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Changing Contexts, Shifting MeaningsTransformations of Cultural Traditions in Oceania$
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Elfriede Hermann

Print publication date: 2011

Print ISBN-13: 9780824833664

Published to Hawaii Scholarship Online: November 2016

DOI: 10.21313/hawaii/9780824833664.001.0001

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Contemporary Tongan Artists and the Reshaping of Oceanic Identity

Contemporary Tongan Artists and the Reshaping of Oceanic Identity

(p.277) Contemporary Tongan Artists and the Reshaping of Oceanic Identity
Changing Contexts, Shifting Meanings

Paul van der Grijp

University of Hawai'i Press

During the late 1980s and early 1990s a generation of scholars examined and discussed the reconstruction of traditions and their politicization in the Pacific. This debate about the revival of traditions came gradually to an end during the mid-1990s. Some ten years later, however, it may be concluded that the implications of this discussion for anthropological theory have barely been made explicit. This chapter revisits the debate about the politics of traditions and considers the consequences for anthropological thinking about traditions, particularly their role in processes of cultural change. It focuses on Tongan artists and the shifting meanings of their works of art, especially in contexts of an increasingly monetarized economy and the increased mobility of people, ideas, and finances. On the basis of artists' biographies, the chapter recounts how they—as a result of social interactions in different locations in Oceania and intercultural communications—came to re-introduce traditionally shaped art objects and to transform conventional forms so as to create new works of art. In this creative process, they exercised their agency to form for themselves individual and collective identities.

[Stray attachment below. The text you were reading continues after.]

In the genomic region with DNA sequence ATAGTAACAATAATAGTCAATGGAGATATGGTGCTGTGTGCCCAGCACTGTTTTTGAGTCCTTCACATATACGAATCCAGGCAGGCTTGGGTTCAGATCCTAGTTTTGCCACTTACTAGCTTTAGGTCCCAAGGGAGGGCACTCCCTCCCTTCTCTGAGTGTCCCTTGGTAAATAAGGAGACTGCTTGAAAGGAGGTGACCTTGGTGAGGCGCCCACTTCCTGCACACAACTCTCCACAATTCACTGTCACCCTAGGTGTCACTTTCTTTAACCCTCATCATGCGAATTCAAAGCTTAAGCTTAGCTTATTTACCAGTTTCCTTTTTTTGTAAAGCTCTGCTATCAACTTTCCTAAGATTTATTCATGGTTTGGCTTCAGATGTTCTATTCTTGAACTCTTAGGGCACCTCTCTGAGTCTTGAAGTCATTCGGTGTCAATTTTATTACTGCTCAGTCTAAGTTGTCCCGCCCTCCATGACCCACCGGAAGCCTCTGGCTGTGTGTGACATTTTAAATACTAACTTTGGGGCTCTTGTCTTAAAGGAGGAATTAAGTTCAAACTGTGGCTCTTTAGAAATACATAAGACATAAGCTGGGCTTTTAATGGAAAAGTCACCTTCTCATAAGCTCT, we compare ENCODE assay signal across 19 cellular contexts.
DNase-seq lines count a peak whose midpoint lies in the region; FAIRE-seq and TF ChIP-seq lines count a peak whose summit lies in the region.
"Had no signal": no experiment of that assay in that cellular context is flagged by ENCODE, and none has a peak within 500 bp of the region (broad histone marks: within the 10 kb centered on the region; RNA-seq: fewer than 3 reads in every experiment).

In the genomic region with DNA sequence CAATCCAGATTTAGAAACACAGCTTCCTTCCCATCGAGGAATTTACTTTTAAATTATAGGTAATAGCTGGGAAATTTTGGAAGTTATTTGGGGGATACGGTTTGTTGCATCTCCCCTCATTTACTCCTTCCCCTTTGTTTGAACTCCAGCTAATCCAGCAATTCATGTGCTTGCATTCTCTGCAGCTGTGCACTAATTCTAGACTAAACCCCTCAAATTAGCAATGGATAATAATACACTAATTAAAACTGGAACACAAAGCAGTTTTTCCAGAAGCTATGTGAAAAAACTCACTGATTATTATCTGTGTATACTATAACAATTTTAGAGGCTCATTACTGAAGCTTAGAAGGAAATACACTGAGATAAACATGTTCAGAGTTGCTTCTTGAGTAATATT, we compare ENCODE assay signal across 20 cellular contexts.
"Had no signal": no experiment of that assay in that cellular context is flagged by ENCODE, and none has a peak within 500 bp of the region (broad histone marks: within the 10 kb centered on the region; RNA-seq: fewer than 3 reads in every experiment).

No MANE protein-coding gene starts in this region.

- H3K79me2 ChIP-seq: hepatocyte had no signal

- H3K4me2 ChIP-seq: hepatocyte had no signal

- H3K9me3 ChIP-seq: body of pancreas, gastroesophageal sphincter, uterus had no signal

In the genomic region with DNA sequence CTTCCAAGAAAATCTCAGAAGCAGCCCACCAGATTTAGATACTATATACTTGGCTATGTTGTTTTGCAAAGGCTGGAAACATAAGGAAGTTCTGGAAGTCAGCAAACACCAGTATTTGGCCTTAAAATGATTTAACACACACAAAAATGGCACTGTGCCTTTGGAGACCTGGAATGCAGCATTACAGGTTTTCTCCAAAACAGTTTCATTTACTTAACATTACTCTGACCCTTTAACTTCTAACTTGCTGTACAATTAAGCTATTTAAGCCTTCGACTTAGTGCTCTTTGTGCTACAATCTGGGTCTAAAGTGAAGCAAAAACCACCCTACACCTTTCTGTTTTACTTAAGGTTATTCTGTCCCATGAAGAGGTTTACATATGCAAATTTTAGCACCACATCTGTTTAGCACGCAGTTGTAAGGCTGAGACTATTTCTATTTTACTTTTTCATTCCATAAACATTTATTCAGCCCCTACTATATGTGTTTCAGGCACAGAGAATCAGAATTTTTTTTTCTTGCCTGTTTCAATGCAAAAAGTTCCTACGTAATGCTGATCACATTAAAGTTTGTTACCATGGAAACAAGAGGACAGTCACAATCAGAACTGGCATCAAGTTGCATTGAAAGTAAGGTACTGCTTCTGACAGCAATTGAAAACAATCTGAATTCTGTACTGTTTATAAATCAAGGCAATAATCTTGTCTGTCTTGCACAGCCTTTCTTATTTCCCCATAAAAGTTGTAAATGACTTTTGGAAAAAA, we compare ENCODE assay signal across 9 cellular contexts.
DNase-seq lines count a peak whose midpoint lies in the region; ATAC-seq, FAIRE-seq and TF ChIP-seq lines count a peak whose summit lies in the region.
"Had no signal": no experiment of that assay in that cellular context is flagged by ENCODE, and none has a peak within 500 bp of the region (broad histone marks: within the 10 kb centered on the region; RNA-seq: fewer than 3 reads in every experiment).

Keywords:   Pacific, tradition, cultural change, Tongan artists, biographies, social interactions, Oceania, intercultural communications, art objects

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